In the small dining room beyond, the original Hepplewhite furniture is back in residence after being on loan to the Smithsonian. If you have a little spare money, you can give a smashing party here. It's $250 to rent the house, and an additional $150 to use the garden, too. The catering is up to you, although the curator is happy to provide advice. Then you can seat your guests around Mencken's dining room table. Money from such private parties goes toward maintaining the house.

Mencken apparently used his home as a refuge, sallying forth to his newspaper job at the Baltimore Sun, to Shellhase for his beers and to his private clubs, the Hamilton and the Maryland. After moving in as an infant, he left only for his brief marriage to Sara Haardt, who, when they exchanged vows in August 1930, had been given only three years to live but lived on as Mrs. Mencken for five.

Nowhere do you feel the presence of the man himself more than in the narrow back garden, bounded by high walls and restored along with the house to its prime. Mencken was a man who loved to putter and, at the far end of this miniscule garden, he put up a gazebo where he and August sat of a summer evening, talking and drinking straight gin over crushed ice. The gazebo has been repaired and the dying pear tree is scheduled to be replaced with another as much like it as possible. Everything is as it was, including the death mask of Beethoven and the small touching grave of Tessie, 1905- 1921. Everybody supposes it to be the family dog, but Mencken scholars have scurried back to his work to search fruitlessly for any mention of Tessie.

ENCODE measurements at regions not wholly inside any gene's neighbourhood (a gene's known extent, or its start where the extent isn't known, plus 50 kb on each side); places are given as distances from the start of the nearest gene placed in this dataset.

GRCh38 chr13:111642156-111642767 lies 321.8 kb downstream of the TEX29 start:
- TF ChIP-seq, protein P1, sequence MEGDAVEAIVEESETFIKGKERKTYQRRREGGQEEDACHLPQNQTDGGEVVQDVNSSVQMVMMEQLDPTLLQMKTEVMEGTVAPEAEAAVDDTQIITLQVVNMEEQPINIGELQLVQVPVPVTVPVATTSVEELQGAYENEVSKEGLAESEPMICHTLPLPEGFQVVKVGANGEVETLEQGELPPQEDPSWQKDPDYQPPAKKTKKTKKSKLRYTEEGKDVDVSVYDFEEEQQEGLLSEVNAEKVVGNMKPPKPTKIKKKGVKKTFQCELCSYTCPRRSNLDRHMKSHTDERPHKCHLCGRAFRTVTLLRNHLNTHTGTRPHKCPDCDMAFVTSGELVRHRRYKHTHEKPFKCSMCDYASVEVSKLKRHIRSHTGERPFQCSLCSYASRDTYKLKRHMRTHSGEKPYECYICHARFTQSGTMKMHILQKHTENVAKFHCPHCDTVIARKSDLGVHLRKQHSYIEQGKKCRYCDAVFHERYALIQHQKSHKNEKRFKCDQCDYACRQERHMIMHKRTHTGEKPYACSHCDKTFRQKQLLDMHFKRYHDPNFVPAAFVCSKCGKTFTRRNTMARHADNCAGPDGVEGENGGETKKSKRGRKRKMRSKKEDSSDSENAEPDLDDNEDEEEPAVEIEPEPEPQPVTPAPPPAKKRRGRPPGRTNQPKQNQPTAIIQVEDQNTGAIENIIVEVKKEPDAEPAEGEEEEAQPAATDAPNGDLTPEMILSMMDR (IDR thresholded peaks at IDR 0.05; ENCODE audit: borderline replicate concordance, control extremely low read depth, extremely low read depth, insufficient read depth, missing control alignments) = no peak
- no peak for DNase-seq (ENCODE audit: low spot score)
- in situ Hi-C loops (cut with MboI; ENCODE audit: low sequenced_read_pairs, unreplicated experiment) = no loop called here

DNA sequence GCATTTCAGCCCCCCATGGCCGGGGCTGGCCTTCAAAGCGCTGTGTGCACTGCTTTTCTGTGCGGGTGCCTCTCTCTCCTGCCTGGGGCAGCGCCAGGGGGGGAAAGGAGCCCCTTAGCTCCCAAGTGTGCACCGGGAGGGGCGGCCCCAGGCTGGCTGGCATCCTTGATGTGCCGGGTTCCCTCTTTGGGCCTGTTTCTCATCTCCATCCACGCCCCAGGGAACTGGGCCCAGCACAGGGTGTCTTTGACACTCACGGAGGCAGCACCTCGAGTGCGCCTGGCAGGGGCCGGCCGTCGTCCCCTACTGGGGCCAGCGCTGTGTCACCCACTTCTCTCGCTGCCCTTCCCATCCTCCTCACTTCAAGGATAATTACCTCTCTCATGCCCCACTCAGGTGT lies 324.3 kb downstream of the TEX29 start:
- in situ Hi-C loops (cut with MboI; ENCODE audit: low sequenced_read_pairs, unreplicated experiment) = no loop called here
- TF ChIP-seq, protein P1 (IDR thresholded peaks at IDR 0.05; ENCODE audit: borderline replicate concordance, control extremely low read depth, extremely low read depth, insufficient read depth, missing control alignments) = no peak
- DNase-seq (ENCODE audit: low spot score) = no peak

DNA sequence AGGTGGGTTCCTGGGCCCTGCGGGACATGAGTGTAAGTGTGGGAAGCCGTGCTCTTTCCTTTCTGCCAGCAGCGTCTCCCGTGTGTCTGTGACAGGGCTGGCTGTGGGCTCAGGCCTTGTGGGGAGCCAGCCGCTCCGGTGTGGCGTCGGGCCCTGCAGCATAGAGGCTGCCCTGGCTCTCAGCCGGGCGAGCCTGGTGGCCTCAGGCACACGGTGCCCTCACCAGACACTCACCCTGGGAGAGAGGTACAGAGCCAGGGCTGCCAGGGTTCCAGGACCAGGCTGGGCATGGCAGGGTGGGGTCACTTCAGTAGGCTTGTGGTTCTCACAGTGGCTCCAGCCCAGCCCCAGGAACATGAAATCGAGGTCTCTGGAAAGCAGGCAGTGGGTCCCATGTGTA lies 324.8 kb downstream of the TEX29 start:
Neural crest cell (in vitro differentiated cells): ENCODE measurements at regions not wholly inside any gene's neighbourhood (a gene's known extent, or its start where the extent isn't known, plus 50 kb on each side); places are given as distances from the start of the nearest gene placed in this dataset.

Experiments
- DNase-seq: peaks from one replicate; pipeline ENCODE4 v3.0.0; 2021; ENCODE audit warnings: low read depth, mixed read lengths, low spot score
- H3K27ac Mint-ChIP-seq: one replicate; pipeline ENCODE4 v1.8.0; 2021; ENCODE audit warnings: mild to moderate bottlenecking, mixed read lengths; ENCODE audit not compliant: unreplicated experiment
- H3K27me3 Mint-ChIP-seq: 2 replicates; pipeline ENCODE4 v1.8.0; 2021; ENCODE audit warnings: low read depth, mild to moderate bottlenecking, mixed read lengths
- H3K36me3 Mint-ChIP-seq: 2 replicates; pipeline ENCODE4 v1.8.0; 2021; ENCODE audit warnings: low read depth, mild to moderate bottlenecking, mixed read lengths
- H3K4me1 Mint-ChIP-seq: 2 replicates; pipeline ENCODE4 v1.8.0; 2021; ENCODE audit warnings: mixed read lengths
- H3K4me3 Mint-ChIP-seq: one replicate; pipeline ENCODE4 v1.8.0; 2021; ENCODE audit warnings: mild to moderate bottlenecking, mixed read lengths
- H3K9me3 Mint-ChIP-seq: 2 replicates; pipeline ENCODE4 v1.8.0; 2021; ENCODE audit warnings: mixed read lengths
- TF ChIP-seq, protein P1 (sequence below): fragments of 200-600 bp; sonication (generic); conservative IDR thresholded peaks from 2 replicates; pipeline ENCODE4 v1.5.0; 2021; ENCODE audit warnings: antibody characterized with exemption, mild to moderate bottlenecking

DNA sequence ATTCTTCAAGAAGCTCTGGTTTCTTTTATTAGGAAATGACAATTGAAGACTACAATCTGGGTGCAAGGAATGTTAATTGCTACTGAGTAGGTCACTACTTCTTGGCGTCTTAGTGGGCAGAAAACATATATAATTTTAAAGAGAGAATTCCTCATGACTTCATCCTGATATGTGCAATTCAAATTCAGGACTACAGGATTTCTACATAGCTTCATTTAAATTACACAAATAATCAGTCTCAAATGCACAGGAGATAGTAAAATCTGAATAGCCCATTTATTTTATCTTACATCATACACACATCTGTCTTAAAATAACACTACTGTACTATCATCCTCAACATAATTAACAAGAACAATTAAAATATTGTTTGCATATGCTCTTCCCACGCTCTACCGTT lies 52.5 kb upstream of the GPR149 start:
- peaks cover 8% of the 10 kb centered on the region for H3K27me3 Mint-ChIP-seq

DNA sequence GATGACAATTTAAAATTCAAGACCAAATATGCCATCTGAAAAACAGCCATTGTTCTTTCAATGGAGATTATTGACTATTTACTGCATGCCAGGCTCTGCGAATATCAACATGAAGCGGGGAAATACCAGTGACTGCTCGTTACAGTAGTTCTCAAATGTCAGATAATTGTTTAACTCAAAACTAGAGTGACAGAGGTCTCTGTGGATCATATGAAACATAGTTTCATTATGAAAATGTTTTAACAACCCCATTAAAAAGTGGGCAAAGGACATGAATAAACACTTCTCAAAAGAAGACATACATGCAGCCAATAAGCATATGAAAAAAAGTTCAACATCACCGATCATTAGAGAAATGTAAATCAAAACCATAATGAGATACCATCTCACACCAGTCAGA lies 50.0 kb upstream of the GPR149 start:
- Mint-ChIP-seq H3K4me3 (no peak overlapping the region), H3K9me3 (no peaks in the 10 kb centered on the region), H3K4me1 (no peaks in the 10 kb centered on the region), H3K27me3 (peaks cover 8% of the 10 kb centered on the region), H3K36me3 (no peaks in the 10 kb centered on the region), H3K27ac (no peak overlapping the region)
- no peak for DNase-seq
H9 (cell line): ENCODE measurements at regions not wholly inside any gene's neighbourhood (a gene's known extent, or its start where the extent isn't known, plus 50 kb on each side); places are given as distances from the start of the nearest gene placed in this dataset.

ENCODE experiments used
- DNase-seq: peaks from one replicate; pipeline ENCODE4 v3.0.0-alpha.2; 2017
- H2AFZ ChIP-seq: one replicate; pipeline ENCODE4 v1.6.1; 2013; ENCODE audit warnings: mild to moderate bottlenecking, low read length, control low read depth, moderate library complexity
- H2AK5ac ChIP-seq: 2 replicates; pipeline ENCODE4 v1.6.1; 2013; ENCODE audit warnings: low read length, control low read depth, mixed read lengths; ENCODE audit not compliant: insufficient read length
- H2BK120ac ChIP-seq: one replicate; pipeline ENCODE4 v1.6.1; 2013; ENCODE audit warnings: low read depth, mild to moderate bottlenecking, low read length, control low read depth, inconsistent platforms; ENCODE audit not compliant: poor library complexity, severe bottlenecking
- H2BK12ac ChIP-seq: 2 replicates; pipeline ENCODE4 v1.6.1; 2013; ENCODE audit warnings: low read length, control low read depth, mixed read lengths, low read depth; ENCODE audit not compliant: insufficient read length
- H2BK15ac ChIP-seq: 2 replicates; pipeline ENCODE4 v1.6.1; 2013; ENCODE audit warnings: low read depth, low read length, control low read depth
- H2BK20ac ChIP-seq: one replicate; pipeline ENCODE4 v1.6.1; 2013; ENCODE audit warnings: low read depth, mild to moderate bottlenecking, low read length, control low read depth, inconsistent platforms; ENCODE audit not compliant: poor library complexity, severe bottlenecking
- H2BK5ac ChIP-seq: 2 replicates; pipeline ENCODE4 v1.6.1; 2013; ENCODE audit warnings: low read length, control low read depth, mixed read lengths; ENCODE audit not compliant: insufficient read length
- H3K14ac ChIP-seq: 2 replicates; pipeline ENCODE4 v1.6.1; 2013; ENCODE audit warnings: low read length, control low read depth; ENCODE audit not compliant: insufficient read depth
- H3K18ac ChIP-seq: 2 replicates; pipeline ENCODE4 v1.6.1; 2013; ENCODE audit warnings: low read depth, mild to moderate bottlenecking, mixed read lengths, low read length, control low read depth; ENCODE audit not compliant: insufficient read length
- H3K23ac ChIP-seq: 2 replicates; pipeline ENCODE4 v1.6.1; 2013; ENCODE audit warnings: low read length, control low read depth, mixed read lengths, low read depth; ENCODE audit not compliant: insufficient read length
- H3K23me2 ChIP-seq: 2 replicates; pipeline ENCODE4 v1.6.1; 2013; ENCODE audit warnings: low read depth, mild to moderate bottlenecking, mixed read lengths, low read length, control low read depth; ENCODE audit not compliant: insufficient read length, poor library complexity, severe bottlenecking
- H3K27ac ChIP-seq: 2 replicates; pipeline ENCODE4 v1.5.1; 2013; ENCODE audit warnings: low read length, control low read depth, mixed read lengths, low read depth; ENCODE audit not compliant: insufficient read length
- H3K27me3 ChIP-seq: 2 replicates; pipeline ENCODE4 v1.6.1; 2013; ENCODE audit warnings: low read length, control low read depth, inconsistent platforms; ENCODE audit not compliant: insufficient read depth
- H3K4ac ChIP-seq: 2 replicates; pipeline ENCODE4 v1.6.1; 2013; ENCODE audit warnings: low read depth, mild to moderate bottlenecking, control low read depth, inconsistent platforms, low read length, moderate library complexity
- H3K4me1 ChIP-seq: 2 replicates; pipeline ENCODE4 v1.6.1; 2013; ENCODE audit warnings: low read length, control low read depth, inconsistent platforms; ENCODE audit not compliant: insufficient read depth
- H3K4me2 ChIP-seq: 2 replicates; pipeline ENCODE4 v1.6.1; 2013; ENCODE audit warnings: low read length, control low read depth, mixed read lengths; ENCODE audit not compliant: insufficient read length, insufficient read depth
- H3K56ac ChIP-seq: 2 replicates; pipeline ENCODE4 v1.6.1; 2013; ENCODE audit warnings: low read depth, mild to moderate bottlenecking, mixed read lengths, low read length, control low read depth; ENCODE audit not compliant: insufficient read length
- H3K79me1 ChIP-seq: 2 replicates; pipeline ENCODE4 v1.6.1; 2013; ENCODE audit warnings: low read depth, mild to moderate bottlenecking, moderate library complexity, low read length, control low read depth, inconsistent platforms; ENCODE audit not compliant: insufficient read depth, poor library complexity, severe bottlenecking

One other detail has been painstakingly recreated. An odd occupation of the brothers was to paint kindling sticks in various shads, for what reason no one is sure, though possibly to make a prettily laid fire. Accordingly, there's a pile of kindling dressed up in rainbow hues in the garden.

At the end of this immersion in Menckenania, you might not be surprised to encounter his ghost, taking a stroll in the square, cigar in hand. If you do, keep in mind he left us concrete instructions on what to do in such a situation.

"If, after I depart this vale, you ever remember me and have thought to please my ghost, forgive some sinner and wink your eye at a homely girl." DINING IN THE MENCKEN STYLE

If you've decided not to hire the Mencken dining room, you might want to linger in Mencken's world by lunching at Marconi's, 106 West Saratoga Street, where Mencken often went. The food is good and the atmosphere pleasant. Closed Sunday and Monday; 301/752-0286. To get there from the Mencken house, head east to Stricker Street, turn right past Lombard Street to Pratt Street, left onto Pratt, then left on Charles, then left on Saratoga.

GETTING TO THE MENCKEN HOUSE -- From the Capital Beltway, take I-95 north to I-395, follow signs to Martin Luther King Boulevard. At the third light on Martin Luther King, turn left onto Lombard Street to Union Square. Hollins Street is parallel to Lombard on the other side of the square. The house is open Wednesday through Sunday, 10 to 5; 301/396-7997. Adults $1; seniors 75 cents; kids 18 and under free.